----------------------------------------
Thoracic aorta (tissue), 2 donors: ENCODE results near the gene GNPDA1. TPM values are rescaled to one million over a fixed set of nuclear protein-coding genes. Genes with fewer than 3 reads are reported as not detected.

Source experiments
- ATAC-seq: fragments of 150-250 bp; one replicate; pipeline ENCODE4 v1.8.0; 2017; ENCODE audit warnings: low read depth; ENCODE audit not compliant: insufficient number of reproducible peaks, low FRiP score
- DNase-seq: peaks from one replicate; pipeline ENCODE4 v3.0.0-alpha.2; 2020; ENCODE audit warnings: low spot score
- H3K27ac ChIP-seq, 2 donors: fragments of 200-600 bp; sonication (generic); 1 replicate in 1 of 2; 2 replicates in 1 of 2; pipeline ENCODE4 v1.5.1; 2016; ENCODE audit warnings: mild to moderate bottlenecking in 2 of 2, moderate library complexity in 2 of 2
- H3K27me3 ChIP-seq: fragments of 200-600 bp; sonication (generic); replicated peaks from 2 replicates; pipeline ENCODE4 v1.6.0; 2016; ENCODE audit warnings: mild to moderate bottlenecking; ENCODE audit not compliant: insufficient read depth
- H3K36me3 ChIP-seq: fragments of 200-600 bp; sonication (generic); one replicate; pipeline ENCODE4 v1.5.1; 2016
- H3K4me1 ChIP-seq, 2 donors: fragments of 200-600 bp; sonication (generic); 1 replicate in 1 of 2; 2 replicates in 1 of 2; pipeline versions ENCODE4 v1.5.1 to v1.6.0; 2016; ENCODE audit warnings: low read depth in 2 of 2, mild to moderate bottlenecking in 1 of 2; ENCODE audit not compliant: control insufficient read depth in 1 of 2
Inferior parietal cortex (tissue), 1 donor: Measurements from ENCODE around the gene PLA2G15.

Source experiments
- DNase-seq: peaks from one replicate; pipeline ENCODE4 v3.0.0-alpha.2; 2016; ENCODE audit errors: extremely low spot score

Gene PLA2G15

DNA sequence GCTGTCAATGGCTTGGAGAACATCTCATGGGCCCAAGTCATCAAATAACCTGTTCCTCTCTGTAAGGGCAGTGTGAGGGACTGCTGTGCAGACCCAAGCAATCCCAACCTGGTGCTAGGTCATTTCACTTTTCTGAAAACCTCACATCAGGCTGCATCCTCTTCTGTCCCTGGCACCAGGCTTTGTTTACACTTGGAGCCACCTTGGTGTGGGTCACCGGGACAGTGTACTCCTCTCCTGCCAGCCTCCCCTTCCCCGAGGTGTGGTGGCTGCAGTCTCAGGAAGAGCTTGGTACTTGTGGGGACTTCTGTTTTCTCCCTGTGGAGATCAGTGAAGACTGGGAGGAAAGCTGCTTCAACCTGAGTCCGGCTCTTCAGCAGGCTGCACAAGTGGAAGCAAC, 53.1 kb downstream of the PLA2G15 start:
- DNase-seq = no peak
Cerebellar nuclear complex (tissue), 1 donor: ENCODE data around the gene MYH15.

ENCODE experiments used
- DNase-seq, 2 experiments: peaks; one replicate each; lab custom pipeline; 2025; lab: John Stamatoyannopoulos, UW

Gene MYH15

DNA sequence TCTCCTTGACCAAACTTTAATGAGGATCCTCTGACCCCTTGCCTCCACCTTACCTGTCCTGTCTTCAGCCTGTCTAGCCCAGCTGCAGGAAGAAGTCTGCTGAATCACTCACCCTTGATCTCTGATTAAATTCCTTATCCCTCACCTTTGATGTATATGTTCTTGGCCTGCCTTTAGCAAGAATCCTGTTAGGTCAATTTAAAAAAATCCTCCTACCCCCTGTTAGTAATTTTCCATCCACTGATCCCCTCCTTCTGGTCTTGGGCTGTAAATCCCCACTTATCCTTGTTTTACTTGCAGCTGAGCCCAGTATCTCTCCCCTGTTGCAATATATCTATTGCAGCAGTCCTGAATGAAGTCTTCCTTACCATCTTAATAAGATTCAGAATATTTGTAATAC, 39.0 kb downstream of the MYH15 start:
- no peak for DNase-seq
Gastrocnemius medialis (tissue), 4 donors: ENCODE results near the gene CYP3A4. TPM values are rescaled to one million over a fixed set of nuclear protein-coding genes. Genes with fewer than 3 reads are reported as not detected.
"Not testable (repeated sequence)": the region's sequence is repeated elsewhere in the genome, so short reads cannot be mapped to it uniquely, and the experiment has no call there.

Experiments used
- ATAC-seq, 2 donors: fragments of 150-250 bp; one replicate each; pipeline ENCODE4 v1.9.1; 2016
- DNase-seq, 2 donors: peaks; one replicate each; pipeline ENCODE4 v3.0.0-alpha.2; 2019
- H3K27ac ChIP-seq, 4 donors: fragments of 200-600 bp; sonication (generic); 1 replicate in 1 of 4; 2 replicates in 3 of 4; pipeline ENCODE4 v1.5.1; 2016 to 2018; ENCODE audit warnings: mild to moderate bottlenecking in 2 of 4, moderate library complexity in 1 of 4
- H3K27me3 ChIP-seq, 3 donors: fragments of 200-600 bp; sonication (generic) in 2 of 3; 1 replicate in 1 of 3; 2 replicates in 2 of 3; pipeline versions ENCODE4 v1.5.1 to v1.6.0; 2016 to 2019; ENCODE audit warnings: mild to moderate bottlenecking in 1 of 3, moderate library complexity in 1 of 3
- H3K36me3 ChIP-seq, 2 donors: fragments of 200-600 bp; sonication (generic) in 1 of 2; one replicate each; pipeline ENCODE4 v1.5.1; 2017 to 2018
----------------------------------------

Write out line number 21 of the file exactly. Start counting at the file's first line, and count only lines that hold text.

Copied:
Gastrocnemius medialis (tissue), 4 donors: ENCODE results near the gene CYP3A4. TPM values are rescaled to one million over a fixed set of nuclear protein-coding genes. Genes with fewer than 3 reads are reported as not detected.